‘Rise in terrorism linked to decline in arts’

June 2nd, 2008 - 3:11 pm ICT by admin  

Islamabad, June 2 (IANS) Pakistan’s most famous puppeteer Farooq Qaiser has drawn an unusual link between the growth in extremism and a decline in interest in the arts, prompting a leading newspaper to say the idea “needs further study and assessment”. The linkage “is a fascinating one” and “needs further study and assessment as we attempt to understand the violence and militancy that has today become a part of life,” The News said Monday in an editorial titled “Outlet for anger”.

“Such an understanding is of course crucial to countering it,” it maintained, adding that Qaiser’s suggestion that puppet theatres and other performing arts provide an outlet for suppressed sentiments within society “is worth taking note of”.

Qaiser had floated the idea during a radio interview last month.

“Certainly, it is true that drama, puppet shows and even dance or music help people express and thereby cope with emotions”, the newspaper said.

“It is also true that the rise in extremism has coincided with a decline in arts, and this is something that deserves thought,” it added.

Offering people means other than guns to demonstrate feelings of anger directed against authority is important and the street theatre groups active in the country have seen enthusiastic involvement of people in such performances, The News noted.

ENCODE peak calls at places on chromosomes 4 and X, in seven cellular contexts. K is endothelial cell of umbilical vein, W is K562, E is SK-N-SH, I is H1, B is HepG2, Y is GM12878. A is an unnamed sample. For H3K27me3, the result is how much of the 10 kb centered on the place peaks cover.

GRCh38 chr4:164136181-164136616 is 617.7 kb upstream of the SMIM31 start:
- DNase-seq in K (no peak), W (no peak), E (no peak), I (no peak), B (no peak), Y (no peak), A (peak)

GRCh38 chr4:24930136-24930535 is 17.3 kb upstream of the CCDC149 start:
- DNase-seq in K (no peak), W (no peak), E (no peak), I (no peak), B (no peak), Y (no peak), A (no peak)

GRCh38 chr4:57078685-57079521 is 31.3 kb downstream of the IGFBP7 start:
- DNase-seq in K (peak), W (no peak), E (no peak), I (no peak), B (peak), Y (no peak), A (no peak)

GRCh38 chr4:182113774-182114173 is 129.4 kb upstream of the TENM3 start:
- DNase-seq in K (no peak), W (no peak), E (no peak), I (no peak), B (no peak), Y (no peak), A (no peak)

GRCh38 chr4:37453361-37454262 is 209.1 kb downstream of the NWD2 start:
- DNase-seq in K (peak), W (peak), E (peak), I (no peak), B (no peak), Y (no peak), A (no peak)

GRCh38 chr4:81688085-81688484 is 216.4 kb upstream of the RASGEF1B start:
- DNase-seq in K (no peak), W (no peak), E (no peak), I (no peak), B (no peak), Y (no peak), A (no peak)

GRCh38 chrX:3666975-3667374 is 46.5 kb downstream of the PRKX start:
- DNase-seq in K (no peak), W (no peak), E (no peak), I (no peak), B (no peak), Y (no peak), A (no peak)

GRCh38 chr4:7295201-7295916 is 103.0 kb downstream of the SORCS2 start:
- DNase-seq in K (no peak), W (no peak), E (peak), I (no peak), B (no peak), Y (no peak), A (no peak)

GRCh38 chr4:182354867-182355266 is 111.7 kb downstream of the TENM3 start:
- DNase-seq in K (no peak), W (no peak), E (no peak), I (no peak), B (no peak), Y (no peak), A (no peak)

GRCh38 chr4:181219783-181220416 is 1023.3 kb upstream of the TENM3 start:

“Quite evidently, the simple plays that touch on themes of social oppression or injustice strike a deep chord with people subjected for years to such insidious violence,” it added.

In this context, the editorial contended that both as a potential means to channelise social rage and to promote the arts, “there is need to do more to protect the cultural decline we are seeing in Pakistan.

“Traditional puppetry, so long a crucial part of society, has been allowed to slip into near-oblivion. In contrast, puppetry has grown and flourished in other South Asian nations due to state support,” the editorial contended.

Noting that Pakistan had inherited a rich and diverse cultural past, The News said: “We owe it to our future generations to preserve this heritage and indeed, given the needs of today, to also use it as a means to battle the bigotry and intolerance that sadly exist everywhere in our country.”

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